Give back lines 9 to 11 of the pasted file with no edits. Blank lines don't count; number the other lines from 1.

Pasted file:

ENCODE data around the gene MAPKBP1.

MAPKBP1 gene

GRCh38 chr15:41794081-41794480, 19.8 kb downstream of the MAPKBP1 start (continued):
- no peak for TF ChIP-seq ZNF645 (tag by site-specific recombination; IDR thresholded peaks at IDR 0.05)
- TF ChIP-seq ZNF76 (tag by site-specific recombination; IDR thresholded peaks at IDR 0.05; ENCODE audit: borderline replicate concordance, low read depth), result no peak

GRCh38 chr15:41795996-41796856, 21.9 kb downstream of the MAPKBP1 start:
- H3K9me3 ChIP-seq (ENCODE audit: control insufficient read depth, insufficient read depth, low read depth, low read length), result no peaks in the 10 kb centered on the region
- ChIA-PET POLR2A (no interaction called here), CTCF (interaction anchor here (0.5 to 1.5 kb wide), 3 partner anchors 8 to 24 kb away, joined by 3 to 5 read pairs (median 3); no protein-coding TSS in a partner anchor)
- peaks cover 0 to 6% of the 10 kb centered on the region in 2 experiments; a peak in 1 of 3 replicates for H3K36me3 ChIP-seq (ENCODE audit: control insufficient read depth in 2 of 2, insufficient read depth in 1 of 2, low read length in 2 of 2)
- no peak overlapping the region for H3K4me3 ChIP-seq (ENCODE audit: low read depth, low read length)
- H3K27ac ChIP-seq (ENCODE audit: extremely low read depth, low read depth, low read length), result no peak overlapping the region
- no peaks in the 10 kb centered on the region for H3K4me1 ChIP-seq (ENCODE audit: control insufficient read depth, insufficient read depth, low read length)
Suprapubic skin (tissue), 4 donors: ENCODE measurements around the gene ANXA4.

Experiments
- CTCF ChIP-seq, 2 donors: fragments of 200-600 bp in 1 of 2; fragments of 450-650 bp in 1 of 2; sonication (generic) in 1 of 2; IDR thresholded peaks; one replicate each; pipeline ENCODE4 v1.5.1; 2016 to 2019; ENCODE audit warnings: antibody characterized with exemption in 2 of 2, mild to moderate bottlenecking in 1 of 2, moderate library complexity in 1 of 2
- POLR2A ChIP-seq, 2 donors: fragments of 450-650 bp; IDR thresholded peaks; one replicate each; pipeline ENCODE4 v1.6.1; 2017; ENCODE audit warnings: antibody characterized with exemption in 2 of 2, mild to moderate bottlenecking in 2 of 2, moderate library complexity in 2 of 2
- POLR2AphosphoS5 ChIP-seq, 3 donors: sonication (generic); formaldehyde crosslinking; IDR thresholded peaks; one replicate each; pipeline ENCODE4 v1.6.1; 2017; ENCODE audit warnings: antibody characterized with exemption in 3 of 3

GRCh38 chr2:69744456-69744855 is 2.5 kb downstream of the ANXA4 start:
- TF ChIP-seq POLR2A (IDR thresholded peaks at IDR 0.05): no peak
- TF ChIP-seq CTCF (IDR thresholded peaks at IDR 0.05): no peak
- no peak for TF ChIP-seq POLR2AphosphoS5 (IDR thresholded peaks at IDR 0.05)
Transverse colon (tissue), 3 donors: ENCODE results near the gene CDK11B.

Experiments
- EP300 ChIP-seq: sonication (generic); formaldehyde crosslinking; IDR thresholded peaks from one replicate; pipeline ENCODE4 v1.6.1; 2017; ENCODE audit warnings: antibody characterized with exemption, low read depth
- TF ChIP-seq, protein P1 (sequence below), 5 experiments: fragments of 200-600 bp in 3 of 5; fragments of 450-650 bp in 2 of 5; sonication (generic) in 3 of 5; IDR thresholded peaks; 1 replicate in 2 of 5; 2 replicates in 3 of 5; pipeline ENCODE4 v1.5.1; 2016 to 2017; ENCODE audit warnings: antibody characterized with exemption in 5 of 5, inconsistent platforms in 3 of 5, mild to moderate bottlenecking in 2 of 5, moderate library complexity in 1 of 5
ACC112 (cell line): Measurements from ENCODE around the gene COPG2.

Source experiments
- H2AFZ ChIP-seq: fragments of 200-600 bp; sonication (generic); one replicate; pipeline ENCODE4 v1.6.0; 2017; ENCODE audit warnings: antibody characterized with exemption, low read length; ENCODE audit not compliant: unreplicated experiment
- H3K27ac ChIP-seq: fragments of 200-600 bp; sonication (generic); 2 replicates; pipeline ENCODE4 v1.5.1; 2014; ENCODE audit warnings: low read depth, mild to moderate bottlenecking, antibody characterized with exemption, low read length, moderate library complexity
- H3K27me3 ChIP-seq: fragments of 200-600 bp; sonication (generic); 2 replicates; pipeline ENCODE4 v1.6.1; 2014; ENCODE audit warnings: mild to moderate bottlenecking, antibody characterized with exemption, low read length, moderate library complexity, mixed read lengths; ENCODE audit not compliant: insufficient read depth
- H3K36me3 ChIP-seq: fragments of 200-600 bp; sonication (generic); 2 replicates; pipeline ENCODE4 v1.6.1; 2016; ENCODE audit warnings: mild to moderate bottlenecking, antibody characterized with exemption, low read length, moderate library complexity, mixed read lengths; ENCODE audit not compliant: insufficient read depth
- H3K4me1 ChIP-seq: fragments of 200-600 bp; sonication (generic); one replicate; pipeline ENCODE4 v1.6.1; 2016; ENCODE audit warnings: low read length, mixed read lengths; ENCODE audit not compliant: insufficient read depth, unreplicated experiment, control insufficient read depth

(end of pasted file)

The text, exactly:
- peaks cover 0 to 6% of the 10 kb centered on the region in 2 experiments; a peak in 1 of 3 replicates for H3K36me3 ChIP-seq (ENCODE audit: control insufficient read depth in 2 of 2, insufficient read depth in 1 of 2, low read length in 2 of 2)
- no peak overlapping the region for H3K4me3 ChIP-seq (ENCODE audit: low read depth, low read length)
- H3K27ac ChIP-seq (ENCODE audit: extremely low read depth, low read depth, low read length), result no peak overlapping the region